April's text in black pen:

12/5 I can't stop thinking about Bill. That's natural right? Even when people are dying by the thousands? He was mine, he was my only family and the only person who really knew me in the whole world and he's gone. Someone murdered him. If it was just a street crime, I could understand that. But a squad of hit men came after his lab, They killed him on the street while other people were trying to rescue him. Who are they? Why are they leaving me alone? They owe me some kind of explanation. Who was the other man in the car? He wasn't one of the ones with guns. He looked terrified, and when he saw me I think - am I making this up? - I think he recognized me. No, I'm not making it up. He looked right at me. You can tell when someone recognizes you. Who is he? One of Bill's colleagues at the lab? His boss? WHO??

April's text in red pen:
(pointing to "He wasn't one of of those with guns.) YES THE DR.


Megacities rely on all of their systems functioning simultaneously. This interconnectedness, along with a lack of redundancy in most critical networks like this, makes the entire matrix of systems supporting the city extremely vulnerable. If there is no power, subways don't run, tunnels flood, cell phones don't work, food spoils, hospitals operate with 19th-century technology...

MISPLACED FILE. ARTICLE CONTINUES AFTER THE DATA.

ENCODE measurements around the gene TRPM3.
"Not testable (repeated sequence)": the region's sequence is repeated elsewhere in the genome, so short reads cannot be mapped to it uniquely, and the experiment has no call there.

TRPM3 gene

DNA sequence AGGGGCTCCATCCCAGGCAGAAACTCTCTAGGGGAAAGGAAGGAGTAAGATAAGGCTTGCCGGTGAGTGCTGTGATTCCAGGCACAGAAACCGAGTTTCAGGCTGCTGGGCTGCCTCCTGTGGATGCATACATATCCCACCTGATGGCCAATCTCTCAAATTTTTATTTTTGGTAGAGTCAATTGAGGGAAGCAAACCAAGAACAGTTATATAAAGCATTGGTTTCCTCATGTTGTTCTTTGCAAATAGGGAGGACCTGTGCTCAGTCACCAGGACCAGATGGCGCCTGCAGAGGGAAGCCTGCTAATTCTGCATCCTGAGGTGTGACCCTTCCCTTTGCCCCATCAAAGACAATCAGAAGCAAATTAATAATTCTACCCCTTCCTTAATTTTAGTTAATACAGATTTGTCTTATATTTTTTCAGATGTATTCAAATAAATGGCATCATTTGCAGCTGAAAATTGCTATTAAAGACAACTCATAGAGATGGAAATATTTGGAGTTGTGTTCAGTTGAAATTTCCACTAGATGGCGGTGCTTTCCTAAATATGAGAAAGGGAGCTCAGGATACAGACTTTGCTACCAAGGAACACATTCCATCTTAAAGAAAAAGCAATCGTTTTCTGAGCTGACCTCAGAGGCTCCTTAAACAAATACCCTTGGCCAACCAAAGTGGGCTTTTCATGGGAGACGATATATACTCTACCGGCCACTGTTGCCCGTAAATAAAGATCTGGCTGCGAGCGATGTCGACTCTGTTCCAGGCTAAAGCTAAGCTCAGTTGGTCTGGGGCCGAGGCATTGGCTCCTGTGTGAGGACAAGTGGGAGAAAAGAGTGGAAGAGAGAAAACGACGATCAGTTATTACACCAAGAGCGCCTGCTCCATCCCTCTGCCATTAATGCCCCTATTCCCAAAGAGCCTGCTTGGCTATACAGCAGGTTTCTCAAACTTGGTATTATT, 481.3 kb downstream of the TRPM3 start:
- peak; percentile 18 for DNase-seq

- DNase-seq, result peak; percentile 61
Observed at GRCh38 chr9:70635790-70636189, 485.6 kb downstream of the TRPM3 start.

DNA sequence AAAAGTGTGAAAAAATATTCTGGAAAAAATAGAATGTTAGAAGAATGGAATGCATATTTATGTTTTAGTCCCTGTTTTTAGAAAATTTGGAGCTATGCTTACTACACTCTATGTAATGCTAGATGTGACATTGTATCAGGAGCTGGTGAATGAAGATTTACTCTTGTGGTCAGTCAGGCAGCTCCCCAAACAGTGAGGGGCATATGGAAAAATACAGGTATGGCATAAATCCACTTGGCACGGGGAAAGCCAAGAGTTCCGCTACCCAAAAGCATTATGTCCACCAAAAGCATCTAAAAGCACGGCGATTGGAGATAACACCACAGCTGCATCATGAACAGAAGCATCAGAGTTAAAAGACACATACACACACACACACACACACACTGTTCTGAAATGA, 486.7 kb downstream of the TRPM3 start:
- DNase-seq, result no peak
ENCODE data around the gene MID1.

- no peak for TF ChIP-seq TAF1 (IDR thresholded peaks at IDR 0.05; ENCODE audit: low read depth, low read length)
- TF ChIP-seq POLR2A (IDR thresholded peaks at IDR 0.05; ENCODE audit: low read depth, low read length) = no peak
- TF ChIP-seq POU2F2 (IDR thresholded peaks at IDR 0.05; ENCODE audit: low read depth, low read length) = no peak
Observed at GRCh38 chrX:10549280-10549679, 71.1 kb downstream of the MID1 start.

This is true not just of New York but more generally of civilization as we know it. We are all completely dependent on the flow of electrons through many thousands of miles of transmission wires. And that flow is in turn dependent on a number of other systems.

April's text in blue pen:
Some goods still getting in, but I don't know how. Constant fighting between small groups along rivers - to control smuggling routes?


There are no farms on Manhattan, and the city's grocery stores have, on average, only three days' worth of goods. Hospitals maintain low inventories of lifesaving blood and oxygen. The island's water supply comes from reservoirs located dozens of miles away and treated at dozens of stations along the way to your faucet. New York City's electricity needs exceed the generating capacity of local power plants, which are powered primarily by natural gas and would go dark as soon as those supplies failed or were cut off.

April's text in blue pen:
(pointing to "low inventories of lifesaving blood and oxygen") GONE.


During the day, Manhattan's population approaches 3.1 million, nearly double its resident population of 1.6 million. Those extra 1.5 million people will have no place to go if transportation networks are disabled, and they will quickly overwhelm systems designed for only the residential population, In a smaller town, everyone lives close to where they work; there's a much


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